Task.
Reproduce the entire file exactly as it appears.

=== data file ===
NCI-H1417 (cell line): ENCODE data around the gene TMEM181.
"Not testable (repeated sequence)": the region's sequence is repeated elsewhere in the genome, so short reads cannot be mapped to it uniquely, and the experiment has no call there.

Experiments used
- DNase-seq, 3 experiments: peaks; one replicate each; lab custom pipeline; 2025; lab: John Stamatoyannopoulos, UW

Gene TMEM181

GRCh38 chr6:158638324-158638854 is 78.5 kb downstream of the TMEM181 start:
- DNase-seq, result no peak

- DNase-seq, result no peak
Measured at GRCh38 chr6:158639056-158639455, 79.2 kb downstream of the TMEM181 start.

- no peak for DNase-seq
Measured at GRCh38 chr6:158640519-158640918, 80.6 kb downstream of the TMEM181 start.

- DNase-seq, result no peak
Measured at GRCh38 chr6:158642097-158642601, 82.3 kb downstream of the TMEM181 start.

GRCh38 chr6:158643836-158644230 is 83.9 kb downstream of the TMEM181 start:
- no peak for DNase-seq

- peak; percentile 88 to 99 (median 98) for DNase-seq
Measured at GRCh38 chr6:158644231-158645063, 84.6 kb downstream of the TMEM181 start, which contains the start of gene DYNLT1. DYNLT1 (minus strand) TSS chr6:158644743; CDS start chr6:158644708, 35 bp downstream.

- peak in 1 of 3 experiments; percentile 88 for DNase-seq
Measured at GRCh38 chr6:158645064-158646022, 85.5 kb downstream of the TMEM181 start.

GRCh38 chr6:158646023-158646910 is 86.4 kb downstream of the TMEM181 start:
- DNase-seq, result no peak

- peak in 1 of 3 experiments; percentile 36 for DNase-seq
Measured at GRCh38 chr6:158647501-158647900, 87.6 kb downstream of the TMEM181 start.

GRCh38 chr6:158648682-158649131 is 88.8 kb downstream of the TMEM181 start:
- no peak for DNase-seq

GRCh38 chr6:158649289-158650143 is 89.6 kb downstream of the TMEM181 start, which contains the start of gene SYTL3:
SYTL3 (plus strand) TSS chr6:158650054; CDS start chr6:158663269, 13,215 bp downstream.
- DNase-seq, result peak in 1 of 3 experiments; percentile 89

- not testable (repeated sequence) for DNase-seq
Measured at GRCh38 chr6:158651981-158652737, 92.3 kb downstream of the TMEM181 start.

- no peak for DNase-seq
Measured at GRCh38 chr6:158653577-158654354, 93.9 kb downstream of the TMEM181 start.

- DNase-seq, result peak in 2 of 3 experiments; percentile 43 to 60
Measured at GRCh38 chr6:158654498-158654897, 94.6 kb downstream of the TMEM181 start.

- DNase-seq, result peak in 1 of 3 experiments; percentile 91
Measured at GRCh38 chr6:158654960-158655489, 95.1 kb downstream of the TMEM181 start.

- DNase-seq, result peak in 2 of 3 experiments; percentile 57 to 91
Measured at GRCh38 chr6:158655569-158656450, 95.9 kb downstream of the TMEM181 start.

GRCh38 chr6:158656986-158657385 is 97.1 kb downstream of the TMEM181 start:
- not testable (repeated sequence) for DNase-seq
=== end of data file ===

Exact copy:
NCI-H1417 (cell line): ENCODE data around the gene TMEM181.
"Not testable (repeated sequence)": the region's sequence is repeated elsewhere in the genome, so short reads cannot be mapped to it uniquely, and the experiment has no call there.

Experiments used
- DNase-seq, 3 experiments: peaks; one replicate each; lab custom pipeline; 2025; lab: John Stamatoyannopoulos, UW

Gene TMEM181

GRCh38 chr6:158638324-158638854 is 78.5 kb downstream of the TMEM181 start:
- DNase-seq, result no peak

- DNase-seq, result no peak
Measured at GRCh38 chr6:158639056-158639455, 79.2 kb downstream of the TMEM181 start.

- no peak for DNase-seq
Measured at GRCh38 chr6:158640519-158640918, 80.6 kb downstream of the TMEM181 start.

- DNase-seq, result no peak
Measured at GRCh38 chr6:158642097-158642601, 82.3 kb downstream of the TMEM181 start.

GRCh38 chr6:158643836-158644230 is 83.9 kb downstream of the TMEM181 start:
- no peak for DNase-seq

- peak; percentile 88 to 99 (median 98) for DNase-seq
Measured at GRCh38 chr6:158644231-158645063, 84.6 kb downstream of the TMEM181 start, which contains the start of gene DYNLT1. DYNLT1 (minus strand) TSS chr6:158644743; CDS start chr6:158644708, 35 bp downstream.

- peak in 1 of 3 experiments; percentile 88 for DNase-seq
Measured at GRCh38 chr6:158645064-158646022, 85.5 kb downstream of the TMEM181 start.

GRCh38 chr6:158646023-158646910 is 86.4 kb downstream of the TMEM181 start:
- DNase-seq, result no peak

- peak in 1 of 3 experiments; percentile 36 for DNase-seq
Measured at GRCh38 chr6:158647501-158647900, 87.6 kb downstream of the TMEM181 start.

GRCh38 chr6:158648682-158649131 is 88.8 kb downstream of the TMEM181 start:
- no peak for DNase-seq

GRCh38 chr6:158649289-158650143 is 89.6 kb downstream of the TMEM181 start, which contains the start of gene SYTL3:
SYTL3 (plus strand) TSS chr6:158650054; CDS start chr6:158663269, 13,215 bp downstream.
- DNase-seq, result peak in 1 of 3 experiments; percentile 89

- not testable (repeated sequence) for DNase-seq
Measured at GRCh38 chr6:158651981-158652737, 92.3 kb downstream of the TMEM181 start.

- no peak for DNase-seq
Measured at GRCh38 chr6:158653577-158654354, 93.9 kb downstream of the TMEM181 start.

- DNase-seq, result peak in 2 of 3 experiments; percentile 43 to 60
Measured at GRCh38 chr6:158654498-158654897, 94.6 kb downstream of the TMEM181 start.

- DNase-seq, result peak in 1 of 3 experiments; percentile 91
Measured at GRCh38 chr6:158654960-158655489, 95.1 kb downstream of the TMEM181 start.

- DNase-seq, result peak in 2 of 3 experiments; percentile 57 to 91
Measured at GRCh38 chr6:158655569-158656450, 95.9 kb downstream of the TMEM181 start.

GRCh38 chr6:158656986-158657385 is 97.1 kb downstream of the TMEM181 start:
- not testable (repeated sequence) for DNase-seq